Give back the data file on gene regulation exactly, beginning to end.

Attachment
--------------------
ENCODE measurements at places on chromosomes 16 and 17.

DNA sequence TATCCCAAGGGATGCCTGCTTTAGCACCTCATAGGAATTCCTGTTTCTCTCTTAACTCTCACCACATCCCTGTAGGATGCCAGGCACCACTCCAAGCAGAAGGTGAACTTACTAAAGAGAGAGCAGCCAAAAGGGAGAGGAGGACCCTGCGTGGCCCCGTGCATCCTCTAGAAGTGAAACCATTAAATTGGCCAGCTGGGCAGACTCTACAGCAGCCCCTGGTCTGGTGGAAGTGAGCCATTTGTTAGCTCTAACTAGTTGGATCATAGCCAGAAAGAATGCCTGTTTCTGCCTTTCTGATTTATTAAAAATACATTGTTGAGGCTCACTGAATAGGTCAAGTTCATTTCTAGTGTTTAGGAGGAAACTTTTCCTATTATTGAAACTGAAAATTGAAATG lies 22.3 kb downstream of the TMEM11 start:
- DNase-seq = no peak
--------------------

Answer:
ENCODE measurements at places on chromosomes 16 and 17.

DNA sequence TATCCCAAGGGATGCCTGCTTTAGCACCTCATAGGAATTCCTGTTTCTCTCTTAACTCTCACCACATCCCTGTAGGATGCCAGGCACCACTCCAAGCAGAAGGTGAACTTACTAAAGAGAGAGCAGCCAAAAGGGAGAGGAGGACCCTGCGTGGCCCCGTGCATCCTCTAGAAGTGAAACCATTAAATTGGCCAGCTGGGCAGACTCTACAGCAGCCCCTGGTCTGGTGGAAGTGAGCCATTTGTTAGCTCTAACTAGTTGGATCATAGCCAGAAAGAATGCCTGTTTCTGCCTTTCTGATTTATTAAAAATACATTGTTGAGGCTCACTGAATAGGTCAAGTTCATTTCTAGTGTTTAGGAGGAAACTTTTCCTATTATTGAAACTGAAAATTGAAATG lies 22.3 kb downstream of the TMEM11 start:
- DNase-seq = no peak